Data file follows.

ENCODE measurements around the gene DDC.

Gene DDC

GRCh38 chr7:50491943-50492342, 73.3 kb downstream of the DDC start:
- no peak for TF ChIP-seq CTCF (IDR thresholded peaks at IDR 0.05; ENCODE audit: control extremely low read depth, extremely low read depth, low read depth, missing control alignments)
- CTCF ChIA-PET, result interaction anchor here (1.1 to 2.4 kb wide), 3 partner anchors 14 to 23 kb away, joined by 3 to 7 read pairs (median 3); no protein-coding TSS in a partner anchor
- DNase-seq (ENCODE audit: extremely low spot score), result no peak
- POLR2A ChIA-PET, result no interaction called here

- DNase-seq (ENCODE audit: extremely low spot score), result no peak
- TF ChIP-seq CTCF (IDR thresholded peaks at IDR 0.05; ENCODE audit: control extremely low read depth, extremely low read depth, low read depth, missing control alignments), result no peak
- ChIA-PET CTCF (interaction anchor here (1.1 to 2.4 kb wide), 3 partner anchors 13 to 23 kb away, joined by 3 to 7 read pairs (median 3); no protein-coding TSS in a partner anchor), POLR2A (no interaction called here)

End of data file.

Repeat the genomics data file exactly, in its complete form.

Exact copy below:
ENCODE measurements around the gene DDC.

Gene DDC

GRCh38 chr7:50491943-50492342, 73.3 kb downstream of the DDC start:
- no peak for TF ChIP-seq CTCF (IDR thresholded peaks at IDR 0.05; ENCODE audit: control extremely low read depth, extremely low read depth, low read depth, missing control alignments)
- CTCF ChIA-PET, result interaction anchor here (1.1 to 2.4 kb wide), 3 partner anchors 14 to 23 kb away, joined by 3 to 7 read pairs (median 3); no protein-coding TSS in a partner anchor
- DNase-seq (ENCODE audit: extremely low spot score), result no peak
- POLR2A ChIA-PET, result no interaction called here

- DNase-seq (ENCODE audit: extremely low spot score), result no peak
- TF ChIP-seq CTCF (IDR thresholded peaks at IDR 0.05; ENCODE audit: control extremely low read depth, extremely low read depth, low read depth, missing control alignments), result no peak
- ChIA-PET CTCF (interaction anchor here (1.1 to 2.4 kb wide), 3 partner anchors 13 to 23 kb away, joined by 3 to 7 read pairs (median 3); no protein-coding TSS in a partner anchor), POLR2A (no interaction called here)